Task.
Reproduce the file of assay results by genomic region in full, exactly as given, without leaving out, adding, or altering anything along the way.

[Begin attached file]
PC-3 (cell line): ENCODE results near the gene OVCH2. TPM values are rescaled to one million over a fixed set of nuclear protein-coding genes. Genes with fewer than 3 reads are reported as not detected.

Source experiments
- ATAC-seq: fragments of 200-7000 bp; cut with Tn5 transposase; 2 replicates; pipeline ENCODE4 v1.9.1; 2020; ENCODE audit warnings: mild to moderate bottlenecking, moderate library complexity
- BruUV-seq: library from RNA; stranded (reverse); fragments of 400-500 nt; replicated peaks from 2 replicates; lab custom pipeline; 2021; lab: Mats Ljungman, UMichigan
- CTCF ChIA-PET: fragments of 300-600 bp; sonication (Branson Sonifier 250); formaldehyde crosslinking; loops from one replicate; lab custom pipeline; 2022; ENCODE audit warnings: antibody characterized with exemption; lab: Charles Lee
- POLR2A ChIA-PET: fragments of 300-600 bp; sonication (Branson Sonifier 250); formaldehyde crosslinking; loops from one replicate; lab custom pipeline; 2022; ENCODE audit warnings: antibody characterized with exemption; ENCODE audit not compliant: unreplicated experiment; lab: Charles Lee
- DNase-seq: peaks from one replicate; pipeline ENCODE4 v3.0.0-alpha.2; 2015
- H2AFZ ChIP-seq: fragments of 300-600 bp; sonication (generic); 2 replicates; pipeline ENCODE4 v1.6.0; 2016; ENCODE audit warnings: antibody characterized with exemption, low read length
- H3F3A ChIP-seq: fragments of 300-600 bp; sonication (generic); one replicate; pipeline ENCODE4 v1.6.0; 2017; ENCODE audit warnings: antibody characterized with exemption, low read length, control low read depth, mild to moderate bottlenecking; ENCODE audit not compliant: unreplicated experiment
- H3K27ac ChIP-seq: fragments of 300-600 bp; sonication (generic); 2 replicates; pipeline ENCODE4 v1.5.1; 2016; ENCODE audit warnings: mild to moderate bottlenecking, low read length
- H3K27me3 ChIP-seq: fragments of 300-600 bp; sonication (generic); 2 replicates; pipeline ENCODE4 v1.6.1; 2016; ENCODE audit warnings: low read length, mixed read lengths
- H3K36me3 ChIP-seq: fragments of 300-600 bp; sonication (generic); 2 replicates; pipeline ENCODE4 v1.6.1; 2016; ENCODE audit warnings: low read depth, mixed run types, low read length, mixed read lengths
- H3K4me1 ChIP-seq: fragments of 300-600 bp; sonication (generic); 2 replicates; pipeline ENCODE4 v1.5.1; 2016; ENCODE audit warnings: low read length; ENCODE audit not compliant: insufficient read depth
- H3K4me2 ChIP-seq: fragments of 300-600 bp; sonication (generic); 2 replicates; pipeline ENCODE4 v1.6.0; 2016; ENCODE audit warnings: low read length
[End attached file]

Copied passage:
PC-3 (cell line): ENCODE results near the gene OVCH2. TPM values are rescaled to one million over a fixed set of nuclear protein-coding genes. Genes with fewer than 3 reads are reported as not detected.

Source experiments
- ATAC-seq: fragments of 200-7000 bp; cut with Tn5 transposase; 2 replicates; pipeline ENCODE4 v1.9.1; 2020; ENCODE audit warnings: mild to moderate bottlenecking, moderate library complexity
- BruUV-seq: library from RNA; stranded (reverse); fragments of 400-500 nt; replicated peaks from 2 replicates; lab custom pipeline; 2021; lab: Mats Ljungman, UMichigan
- CTCF ChIA-PET: fragments of 300-600 bp; sonication (Branson Sonifier 250); formaldehyde crosslinking; loops from one replicate; lab custom pipeline; 2022; ENCODE audit warnings: antibody characterized with exemption; lab: Charles Lee
- POLR2A ChIA-PET: fragments of 300-600 bp; sonication (Branson Sonifier 250); formaldehyde crosslinking; loops from one replicate; lab custom pipeline; 2022; ENCODE audit warnings: antibody characterized with exemption; ENCODE audit not compliant: unreplicated experiment; lab: Charles Lee
- DNase-seq: peaks from one replicate; pipeline ENCODE4 v3.0.0-alpha.2; 2015
- H2AFZ ChIP-seq: fragments of 300-600 bp; sonication (generic); 2 replicates; pipeline ENCODE4 v1.6.0; 2016; ENCODE audit warnings: antibody characterized with exemption, low read length
- H3F3A ChIP-seq: fragments of 300-600 bp; sonication (generic); one replicate; pipeline ENCODE4 v1.6.0; 2017; ENCODE audit warnings: antibody characterized with exemption, low read length, control low read depth, mild to moderate bottlenecking; ENCODE audit not compliant: unreplicated experiment
- H3K27ac ChIP-seq: fragments of 300-600 bp; sonication (generic); 2 replicates; pipeline ENCODE4 v1.5.1; 2016; ENCODE audit warnings: mild to moderate bottlenecking, low read length
- H3K27me3 ChIP-seq: fragments of 300-600 bp; sonication (generic); 2 replicates; pipeline ENCODE4 v1.6.1; 2016; ENCODE audit warnings: low read length, mixed read lengths
- H3K36me3 ChIP-seq: fragments of 300-600 bp; sonication (generic); 2 replicates; pipeline ENCODE4 v1.6.1; 2016; ENCODE audit warnings: low read depth, mixed run types, low read length, mixed read lengths
- H3K4me1 ChIP-seq: fragments of 300-600 bp; sonication (generic); 2 replicates; pipeline ENCODE4 v1.5.1; 2016; ENCODE audit warnings: low read length; ENCODE audit not compliant: insufficient read depth
- H3K4me2 ChIP-seq: fragments of 300-600 bp; sonication (generic); 2 replicates; pipeline ENCODE4 v1.6.0; 2016; ENCODE audit warnings: low read length